A team of researchers recently summarized in the journal Science Signaling that “Only some cancer cells are acutely sensitive to glucose withdrawal, and the underlying mechanism of this selective sensitivity is unclear.”

What’s more, the keto diet on its own doesn’t necessarily have the same positive impact as it does when combined with other treatments.

Dr. Mukherjee warns, The experiments on mice also warned us of an important pitfall of such an approach. While the “drug plus diet” model worked on experimental mouse and human cancers, the ketogenic diet had a limited effect by itself. For some cancers in the mouse models, the keto diet alone kept the tumor growth at bay. But for others, like some leukemias implanted into mice, the diet alone accelerated cancer, while the drug-plus-diet approach slowed it down.”(New York Times)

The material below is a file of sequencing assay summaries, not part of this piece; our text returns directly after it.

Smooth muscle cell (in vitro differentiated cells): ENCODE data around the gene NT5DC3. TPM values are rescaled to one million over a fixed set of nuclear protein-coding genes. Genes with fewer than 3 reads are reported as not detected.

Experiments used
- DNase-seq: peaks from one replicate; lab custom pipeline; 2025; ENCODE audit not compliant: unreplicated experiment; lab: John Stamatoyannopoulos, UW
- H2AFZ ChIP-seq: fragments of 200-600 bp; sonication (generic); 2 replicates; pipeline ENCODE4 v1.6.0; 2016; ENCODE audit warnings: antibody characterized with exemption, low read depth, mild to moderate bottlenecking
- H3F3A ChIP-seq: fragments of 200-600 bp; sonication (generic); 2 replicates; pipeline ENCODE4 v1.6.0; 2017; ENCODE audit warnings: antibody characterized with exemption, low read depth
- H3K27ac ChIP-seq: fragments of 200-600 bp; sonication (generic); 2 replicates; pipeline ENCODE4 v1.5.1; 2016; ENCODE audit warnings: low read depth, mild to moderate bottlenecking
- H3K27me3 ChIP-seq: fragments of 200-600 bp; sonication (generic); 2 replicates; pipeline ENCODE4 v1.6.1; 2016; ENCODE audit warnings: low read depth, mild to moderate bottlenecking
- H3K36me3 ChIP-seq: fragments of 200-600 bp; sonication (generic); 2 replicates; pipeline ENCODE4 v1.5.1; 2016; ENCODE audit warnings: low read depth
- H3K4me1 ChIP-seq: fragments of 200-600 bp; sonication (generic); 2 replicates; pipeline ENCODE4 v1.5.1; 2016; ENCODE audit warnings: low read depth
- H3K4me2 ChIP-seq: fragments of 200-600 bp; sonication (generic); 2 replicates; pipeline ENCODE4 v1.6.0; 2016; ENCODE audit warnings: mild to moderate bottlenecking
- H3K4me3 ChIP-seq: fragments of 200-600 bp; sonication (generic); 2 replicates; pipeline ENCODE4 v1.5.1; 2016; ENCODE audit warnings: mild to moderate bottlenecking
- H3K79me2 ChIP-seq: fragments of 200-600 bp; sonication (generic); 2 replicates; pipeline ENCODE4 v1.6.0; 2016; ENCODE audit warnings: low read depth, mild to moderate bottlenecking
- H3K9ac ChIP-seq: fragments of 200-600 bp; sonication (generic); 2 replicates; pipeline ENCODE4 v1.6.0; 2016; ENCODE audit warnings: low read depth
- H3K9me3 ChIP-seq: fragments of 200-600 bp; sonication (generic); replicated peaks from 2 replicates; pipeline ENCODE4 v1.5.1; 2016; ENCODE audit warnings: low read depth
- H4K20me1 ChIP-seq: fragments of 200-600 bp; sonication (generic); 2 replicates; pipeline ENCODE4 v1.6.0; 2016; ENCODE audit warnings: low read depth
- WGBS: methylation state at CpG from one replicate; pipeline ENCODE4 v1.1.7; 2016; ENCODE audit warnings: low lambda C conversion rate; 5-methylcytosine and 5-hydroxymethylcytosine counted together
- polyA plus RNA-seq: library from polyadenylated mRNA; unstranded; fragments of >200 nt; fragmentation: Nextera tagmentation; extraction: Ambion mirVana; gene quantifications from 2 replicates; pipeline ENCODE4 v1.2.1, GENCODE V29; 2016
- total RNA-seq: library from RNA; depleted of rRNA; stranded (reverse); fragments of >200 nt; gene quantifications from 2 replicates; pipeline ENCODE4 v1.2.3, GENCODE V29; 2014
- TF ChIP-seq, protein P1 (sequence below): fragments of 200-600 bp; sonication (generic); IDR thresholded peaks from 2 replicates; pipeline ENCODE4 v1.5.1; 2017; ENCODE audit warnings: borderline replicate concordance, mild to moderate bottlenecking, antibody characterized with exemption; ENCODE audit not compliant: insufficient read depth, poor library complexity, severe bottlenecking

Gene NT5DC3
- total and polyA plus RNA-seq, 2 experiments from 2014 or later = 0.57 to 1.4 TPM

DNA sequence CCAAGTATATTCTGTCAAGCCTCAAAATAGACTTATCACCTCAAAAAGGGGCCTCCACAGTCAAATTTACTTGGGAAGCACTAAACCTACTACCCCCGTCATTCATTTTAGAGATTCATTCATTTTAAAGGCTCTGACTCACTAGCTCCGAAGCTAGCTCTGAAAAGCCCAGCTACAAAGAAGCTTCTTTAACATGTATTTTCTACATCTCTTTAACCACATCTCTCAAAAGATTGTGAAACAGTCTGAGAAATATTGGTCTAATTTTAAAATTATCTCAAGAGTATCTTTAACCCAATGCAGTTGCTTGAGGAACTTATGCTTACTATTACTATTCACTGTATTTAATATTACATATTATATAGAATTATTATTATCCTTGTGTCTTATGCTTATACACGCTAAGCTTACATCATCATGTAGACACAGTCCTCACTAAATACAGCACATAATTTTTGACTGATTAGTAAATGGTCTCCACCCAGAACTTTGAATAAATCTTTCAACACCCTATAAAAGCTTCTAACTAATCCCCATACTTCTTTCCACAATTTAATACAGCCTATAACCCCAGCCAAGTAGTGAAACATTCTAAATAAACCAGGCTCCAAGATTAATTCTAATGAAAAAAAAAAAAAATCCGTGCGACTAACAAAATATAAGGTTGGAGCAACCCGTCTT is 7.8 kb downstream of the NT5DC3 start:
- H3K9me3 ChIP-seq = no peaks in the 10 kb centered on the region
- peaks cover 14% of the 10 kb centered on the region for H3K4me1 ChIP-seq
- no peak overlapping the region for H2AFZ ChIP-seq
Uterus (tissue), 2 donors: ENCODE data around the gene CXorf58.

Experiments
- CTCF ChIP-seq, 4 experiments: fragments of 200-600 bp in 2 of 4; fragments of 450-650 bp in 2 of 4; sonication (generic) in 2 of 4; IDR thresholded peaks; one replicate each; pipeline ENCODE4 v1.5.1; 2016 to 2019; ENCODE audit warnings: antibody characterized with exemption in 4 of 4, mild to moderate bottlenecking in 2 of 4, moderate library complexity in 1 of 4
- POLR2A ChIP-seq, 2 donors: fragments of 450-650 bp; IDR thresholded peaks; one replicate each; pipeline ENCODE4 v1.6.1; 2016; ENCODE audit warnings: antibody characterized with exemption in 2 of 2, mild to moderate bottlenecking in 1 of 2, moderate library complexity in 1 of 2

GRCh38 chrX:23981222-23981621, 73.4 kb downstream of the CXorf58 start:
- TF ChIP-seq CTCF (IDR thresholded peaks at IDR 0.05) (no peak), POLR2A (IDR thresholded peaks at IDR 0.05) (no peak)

The relationship between sugar and cancer cells can be even further complicated by the presence or absence of a PI3K mutation. In an article published by Medical Express, Dr. Lewis Cantley explains that “Our preclinical research suggests that if somewhere in your body you have one of these PI3K mutations and you eat a lot of rapid-release carbohydrates, every time your insulin goes up, it will drive the growth of a tumor. The evidence really suggests that if you have cancer, the sugar you’re eating may be making it grow faster.” (Medical Xpress).

But Mirna Sharafeddine, B.Sc., R.H.N. elegantly explains how drugs meant to target PI3K receptors have unexpectedly caused the liver to produce more glycogen and create a supportive environment for cancer cell growth, rather than the intended consequence. You can learn more about PI3K, sugar, and cancer here.


Fact: Amino acids can affect cancer cell growth and behavior.